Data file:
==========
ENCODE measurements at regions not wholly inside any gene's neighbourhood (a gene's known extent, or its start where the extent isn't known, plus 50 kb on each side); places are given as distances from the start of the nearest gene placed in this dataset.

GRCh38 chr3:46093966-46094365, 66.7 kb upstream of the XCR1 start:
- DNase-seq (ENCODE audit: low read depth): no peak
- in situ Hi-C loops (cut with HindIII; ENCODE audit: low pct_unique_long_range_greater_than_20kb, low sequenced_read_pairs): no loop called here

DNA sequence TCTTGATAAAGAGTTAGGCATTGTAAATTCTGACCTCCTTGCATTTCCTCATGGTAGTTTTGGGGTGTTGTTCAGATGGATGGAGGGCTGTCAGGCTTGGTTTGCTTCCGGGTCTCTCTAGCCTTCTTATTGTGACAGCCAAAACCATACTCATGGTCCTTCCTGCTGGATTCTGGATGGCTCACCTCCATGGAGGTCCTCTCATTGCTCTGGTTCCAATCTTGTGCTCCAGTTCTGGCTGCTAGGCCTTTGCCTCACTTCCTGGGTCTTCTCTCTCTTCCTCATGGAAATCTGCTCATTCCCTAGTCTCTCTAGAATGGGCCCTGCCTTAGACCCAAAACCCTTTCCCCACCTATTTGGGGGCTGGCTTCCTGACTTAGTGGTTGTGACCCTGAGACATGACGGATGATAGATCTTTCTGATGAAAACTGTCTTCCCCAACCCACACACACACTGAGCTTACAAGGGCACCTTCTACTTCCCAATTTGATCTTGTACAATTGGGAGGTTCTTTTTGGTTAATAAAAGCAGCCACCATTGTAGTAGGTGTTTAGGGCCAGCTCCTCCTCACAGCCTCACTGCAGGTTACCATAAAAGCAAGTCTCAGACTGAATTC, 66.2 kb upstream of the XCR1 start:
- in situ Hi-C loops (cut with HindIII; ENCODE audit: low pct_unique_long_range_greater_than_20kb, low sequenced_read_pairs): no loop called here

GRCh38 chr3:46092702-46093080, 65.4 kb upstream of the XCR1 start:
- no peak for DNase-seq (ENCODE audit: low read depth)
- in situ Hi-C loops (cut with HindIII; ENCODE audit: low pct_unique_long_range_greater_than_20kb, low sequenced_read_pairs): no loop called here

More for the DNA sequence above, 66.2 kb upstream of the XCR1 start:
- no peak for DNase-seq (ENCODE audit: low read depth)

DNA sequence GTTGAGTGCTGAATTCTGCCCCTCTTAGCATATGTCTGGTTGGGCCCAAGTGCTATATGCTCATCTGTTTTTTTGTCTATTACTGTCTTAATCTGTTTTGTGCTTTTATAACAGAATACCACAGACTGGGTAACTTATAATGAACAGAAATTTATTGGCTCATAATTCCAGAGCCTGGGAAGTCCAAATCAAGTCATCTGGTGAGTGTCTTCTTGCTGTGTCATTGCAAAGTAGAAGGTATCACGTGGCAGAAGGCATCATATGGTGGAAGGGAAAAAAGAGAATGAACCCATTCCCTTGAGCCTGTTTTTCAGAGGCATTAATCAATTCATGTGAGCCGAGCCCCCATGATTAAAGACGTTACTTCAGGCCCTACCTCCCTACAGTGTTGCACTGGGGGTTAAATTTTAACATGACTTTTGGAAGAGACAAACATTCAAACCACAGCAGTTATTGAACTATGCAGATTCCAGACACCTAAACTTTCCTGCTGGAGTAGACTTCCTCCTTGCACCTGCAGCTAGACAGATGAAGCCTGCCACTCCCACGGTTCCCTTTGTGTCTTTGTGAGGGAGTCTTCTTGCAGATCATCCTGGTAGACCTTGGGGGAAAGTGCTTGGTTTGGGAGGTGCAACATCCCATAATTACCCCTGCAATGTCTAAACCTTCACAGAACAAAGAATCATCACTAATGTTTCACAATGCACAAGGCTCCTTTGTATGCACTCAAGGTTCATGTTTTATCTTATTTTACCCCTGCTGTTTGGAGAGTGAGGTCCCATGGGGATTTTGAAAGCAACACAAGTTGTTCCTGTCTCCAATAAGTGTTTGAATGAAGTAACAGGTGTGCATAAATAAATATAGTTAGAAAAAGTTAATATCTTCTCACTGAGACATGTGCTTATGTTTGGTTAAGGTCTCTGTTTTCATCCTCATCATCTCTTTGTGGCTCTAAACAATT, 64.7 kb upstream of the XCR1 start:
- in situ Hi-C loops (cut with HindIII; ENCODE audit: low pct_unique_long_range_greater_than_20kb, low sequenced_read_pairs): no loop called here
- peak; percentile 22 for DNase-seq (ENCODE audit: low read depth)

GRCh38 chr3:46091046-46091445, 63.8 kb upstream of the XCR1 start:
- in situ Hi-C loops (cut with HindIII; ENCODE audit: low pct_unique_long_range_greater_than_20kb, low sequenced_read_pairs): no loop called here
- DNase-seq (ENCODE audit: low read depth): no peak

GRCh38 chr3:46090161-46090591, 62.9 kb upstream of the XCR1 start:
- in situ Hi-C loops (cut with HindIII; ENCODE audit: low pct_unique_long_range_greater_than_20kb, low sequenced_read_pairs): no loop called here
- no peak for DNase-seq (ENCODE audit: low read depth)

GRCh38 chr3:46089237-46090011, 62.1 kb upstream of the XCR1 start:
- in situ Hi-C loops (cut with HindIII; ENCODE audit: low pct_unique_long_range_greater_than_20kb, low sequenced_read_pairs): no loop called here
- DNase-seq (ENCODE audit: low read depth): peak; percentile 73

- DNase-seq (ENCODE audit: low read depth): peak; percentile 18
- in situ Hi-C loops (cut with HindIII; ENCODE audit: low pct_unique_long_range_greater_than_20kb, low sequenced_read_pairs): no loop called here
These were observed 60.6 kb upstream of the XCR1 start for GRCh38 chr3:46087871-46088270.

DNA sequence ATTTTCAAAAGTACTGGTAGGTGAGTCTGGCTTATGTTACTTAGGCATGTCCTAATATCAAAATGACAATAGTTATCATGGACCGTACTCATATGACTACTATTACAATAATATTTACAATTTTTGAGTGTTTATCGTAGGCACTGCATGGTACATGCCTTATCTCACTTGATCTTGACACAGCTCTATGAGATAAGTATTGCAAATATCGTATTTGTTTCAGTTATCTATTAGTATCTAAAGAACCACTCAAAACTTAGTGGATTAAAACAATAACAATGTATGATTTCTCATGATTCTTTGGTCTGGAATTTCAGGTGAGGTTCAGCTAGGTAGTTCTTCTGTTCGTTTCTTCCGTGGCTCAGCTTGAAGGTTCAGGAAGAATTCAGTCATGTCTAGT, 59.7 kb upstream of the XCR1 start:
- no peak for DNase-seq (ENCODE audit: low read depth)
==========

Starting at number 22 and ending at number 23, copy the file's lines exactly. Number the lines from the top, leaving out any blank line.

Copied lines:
- in situ Hi-C loops (cut with HindIII; ENCODE audit: low pct_unique_long_range_greater_than_20kb, low sequenced_read_pairs): no loop called here
- DNase-seq (ENCODE audit: low read depth): peak; percentile 73